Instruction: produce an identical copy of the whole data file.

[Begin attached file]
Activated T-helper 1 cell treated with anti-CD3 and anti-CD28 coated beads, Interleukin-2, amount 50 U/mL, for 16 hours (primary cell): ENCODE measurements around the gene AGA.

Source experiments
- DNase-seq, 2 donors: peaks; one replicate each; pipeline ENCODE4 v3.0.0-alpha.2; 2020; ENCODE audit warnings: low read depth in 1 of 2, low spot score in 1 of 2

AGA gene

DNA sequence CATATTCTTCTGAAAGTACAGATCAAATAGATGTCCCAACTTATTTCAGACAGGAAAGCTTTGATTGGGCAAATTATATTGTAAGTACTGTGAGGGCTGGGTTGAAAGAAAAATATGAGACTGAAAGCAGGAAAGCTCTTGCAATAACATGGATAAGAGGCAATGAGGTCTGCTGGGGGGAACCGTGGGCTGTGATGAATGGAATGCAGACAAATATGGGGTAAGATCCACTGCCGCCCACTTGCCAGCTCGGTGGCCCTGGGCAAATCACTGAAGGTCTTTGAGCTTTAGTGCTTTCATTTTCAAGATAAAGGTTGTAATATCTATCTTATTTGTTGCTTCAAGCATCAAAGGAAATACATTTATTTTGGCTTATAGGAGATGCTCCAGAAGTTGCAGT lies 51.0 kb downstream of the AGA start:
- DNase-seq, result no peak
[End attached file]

Activated T-helper 1 cell treated with anti-CD3 and anti-CD28 coated beads, Interleukin-2, amount 50 U/mL, for 16 hours (primary cell): ENCODE measurements around the gene AGA.

Source experiments
- DNase-seq, 2 donors: peaks; one replicate each; pipeline ENCODE4 v3.0.0-alpha.2; 2020; ENCODE audit warnings: low read depth in 1 of 2, low spot score in 1 of 2

AGA gene

DNA sequence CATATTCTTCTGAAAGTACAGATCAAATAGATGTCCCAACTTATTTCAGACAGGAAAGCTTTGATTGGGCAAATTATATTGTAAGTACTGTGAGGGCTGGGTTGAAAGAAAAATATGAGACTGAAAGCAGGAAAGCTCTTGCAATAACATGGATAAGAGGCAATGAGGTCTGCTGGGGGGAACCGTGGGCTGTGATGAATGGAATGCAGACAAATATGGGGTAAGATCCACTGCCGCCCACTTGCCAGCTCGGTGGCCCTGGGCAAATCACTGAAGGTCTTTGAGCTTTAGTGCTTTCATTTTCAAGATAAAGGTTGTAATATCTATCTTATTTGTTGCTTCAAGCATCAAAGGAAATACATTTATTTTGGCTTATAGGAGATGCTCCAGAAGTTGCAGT lies 51.0 kb downstream of the AGA start:
- DNase-seq, result no peak